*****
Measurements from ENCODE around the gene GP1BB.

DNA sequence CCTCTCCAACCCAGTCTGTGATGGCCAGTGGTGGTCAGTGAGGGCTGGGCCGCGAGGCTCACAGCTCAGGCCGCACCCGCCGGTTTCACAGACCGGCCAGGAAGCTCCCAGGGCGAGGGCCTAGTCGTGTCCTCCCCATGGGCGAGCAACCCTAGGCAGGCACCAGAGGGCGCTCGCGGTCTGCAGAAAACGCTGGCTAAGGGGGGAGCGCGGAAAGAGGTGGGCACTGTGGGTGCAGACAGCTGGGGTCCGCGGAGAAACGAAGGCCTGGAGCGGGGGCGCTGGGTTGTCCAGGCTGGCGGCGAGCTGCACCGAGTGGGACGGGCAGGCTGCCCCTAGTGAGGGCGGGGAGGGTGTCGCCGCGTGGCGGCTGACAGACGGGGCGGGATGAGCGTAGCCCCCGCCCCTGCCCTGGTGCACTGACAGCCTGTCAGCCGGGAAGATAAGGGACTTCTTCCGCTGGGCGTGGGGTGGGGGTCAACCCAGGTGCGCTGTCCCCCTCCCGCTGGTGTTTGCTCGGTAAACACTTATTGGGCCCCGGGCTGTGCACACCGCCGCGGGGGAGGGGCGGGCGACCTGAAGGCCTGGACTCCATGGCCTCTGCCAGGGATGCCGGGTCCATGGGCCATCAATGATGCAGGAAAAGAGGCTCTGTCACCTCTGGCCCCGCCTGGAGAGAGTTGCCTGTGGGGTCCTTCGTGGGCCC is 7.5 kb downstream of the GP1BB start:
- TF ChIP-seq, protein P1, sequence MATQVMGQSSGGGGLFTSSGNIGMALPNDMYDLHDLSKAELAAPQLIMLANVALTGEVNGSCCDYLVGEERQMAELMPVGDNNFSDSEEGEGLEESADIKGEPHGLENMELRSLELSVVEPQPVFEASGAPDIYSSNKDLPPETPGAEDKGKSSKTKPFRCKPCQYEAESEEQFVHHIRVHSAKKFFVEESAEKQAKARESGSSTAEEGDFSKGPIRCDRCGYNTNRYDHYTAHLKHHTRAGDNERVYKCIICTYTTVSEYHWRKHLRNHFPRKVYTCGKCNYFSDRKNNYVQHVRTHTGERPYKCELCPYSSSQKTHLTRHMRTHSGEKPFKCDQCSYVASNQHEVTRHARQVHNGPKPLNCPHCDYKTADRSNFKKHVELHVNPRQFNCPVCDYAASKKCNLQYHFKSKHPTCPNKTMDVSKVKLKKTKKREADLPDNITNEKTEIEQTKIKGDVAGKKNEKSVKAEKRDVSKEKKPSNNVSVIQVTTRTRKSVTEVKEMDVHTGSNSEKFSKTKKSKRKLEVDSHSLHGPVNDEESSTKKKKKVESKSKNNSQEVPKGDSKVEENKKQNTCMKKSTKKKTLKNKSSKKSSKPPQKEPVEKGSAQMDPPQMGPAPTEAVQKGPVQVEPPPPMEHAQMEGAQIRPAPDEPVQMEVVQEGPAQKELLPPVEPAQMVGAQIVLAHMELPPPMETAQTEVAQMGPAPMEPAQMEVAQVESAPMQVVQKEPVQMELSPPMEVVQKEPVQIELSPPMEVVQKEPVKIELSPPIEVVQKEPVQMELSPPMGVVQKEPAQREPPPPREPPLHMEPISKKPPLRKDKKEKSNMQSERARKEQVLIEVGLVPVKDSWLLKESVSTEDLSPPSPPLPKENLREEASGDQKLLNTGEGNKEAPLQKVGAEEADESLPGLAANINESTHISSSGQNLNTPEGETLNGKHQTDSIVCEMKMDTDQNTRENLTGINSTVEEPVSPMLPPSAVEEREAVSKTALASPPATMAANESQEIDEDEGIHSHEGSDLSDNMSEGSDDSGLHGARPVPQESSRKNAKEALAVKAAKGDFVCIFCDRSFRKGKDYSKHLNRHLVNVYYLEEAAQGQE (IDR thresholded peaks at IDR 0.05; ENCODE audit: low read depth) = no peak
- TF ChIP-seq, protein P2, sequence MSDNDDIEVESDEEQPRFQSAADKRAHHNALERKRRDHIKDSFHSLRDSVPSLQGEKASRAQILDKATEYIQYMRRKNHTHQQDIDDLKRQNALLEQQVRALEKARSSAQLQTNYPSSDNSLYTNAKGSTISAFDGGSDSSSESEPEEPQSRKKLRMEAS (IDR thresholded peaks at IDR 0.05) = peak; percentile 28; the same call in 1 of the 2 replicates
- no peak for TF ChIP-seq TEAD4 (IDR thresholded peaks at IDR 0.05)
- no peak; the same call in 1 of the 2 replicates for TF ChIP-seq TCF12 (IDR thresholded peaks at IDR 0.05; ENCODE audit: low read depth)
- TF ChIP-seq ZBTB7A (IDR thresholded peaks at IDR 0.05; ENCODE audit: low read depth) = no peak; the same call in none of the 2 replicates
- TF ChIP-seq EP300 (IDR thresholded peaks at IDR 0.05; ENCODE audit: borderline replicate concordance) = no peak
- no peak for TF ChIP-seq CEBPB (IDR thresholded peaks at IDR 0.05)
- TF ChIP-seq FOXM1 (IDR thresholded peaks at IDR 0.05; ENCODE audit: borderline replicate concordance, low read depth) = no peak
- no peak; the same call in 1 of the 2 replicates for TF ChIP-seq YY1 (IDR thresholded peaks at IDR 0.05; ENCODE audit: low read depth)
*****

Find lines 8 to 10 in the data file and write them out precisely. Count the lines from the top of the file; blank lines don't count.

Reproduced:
- TF ChIP-seq EP300 (IDR thresholded peaks at IDR 0.05; ENCODE audit: borderline replicate concordance) = no peak
- no peak for TF ChIP-seq CEBPB (IDR thresholded peaks at IDR 0.05)
- TF ChIP-seq FOXM1 (IDR thresholded peaks at IDR 0.05; ENCODE audit: borderline replicate concordance, low read depth) = no peak